The Anonymous Widower

The Mary Rose And The Vasa Compared

In many ways comparing these two preserved ships is a bit like being asked to judge between two great actors, artists or musicians, who is the best.

In some ways to appreciate either, you must see the other one, as I have done in the last few weeks.

The Vasa is obviously more complete and in a better state, due to being a hundred or so years younger and being in the less destructive waters of the Baltic. Compare my pictures of the Vasa with those of the Mary Rose.

One big difference, is that when the Vasa sunk, it was almost an empty ship as it had not been fully victualled, whereas the Mary Rose was a ship full of supplies and artefacts, so it gives valuable insight into Tudor life. The two museums reflect this difference.

In some ways though it is best to almost consider the Vasa and the Mary Rose as two separate galleries in the same museum.  Add in HMS Victory and HMS Warrior, with perhaps a visit to HMS Belfast and you have an almost complete living history of warship design.

In some ways though, those that work on both the Mary Rose and the Vasa are very close and a lot of the preservation techniques have been used on both vessels. If we ever find and raise another ancient wooden ship, we probably have the knowledge and competence to show it to everyone’s advantage.

The design and architecture of both museums may also find applications in other areas of archaeology, where we need to show delicate items.

July 18, 2013 Posted by | World | , , , , , , , | 1 Comment

The Mary Rose

One of the main reasons to go to Portsmouth was to see the Mary Rose.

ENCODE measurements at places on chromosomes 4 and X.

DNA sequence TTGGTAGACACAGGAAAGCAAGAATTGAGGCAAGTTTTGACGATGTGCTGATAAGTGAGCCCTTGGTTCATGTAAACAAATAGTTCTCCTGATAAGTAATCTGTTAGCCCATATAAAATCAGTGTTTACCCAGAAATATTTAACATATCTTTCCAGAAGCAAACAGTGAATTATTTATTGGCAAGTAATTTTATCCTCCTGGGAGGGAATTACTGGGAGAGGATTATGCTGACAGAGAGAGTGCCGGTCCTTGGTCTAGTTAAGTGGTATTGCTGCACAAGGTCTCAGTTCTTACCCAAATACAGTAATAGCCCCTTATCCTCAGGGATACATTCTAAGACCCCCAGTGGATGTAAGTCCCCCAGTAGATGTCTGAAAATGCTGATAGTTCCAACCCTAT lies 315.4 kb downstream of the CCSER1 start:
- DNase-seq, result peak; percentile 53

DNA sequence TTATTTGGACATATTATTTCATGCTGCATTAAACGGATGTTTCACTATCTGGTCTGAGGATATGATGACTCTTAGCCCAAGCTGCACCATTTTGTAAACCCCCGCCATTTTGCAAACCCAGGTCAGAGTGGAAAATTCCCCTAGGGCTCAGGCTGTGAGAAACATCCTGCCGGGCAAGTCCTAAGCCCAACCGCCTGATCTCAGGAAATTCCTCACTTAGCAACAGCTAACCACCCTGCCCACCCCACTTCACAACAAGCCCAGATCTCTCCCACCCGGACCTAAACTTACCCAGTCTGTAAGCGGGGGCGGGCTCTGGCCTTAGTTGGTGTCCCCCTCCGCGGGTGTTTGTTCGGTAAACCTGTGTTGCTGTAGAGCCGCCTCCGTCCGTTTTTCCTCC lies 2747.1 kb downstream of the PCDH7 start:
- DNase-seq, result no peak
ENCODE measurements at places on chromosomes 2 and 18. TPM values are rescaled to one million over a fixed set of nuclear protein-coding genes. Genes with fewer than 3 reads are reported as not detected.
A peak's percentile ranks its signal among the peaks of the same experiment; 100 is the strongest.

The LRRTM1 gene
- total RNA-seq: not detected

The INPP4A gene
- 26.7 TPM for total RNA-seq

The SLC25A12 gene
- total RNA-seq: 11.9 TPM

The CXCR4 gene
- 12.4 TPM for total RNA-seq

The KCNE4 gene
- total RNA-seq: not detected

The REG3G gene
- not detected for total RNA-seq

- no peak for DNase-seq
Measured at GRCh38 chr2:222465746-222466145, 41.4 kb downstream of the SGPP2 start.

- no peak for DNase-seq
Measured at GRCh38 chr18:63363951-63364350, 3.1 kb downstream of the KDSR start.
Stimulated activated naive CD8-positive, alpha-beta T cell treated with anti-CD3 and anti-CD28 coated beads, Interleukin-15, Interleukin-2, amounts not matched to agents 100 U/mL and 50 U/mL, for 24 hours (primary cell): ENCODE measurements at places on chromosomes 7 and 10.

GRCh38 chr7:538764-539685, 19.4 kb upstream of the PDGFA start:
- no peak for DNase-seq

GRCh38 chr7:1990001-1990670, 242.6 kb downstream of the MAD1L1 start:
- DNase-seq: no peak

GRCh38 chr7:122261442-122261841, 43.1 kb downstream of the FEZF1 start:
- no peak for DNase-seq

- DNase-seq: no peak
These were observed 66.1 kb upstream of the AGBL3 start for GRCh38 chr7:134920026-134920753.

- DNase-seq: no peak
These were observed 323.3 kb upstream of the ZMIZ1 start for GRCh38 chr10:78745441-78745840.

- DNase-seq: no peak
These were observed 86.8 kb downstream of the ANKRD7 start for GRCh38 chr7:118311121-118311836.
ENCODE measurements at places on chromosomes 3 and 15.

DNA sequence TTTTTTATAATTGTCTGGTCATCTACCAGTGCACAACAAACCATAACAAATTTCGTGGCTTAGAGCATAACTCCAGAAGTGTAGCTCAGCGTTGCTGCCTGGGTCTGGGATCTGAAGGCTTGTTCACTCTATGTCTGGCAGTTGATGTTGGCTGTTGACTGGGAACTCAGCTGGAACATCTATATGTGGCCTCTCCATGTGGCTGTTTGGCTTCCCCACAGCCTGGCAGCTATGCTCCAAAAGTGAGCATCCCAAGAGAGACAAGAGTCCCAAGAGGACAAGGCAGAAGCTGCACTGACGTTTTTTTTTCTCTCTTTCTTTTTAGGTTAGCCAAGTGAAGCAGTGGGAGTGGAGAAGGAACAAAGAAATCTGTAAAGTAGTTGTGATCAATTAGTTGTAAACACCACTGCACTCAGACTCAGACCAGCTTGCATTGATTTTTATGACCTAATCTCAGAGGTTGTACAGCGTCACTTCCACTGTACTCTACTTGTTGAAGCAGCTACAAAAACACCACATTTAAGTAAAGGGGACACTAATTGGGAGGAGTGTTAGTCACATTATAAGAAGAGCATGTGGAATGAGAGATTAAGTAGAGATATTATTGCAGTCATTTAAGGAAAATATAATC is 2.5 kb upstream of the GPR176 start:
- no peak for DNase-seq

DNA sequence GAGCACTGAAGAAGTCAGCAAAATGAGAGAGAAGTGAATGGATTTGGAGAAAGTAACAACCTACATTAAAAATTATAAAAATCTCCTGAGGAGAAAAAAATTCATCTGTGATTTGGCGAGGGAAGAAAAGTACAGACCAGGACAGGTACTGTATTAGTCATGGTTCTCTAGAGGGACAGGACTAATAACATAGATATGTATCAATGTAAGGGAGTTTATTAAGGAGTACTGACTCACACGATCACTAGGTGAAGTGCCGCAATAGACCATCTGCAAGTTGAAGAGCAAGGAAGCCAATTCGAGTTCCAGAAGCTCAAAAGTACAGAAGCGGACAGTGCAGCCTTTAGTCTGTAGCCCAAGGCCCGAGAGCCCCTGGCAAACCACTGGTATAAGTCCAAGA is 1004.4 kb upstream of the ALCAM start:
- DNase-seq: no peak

The building might look rather bland on the outside, but the Tudor warship and the way it is displayed surrounded by objects retrieved from the wreck is truly spectacular.

Some of these pictures were taken from a glass-walled lift that ascends at one end of the museum giving superb views of the ship.

It will become even more spectacular inhopefully 2016, when because the ship will be completed dried out and preserved, they will be able to fully open up the views of the ship.

July 18, 2013 Posted by | World | , , , , | 1 Comment

You Can’t Miss Portsmouth Historic Dockyard

I went to Portsmouth yesterday to look at the Historic Dockyard and in particular to see the Mary Rose.

I took the train from Waterloo to Portsmouth Harbour station and when you walk out of the station, you can’t exactly miss the dockyard.

You Can't Miss Portsmouth Historic Dockyard

You Can’t Miss Portsmouth Historic Dockyard

The ship is HMS Warrior.

I do have a couple of issues with South West Trains though.

I travelled First Glass and on trains like Virgin, East Coast and Greater Anglia, you get complimentary drinks. But not on South West Trains.

The Class 444 trains, seem to have an absence of litter bins in First Class.  Perhaps First Class passengers throw everything on the floor.

The station also seems to have a lack of any sort of map.  Not that I needed one, as I could see my destination from the station entrance.

July 18, 2013 Posted by | Transport/Travel, World | , , , , | Leave a comment

It’s Mary Rose Next Week

Now that the Mary Rose museum has opened in Portsmouth, it has given me a suggestion about where to go next week.

As I’m also going to see the Vasa in Stockholm later next month, it will be an interesting comparison.

May 30, 2013 Posted by | Transport/Travel, World | , , , , | Leave a comment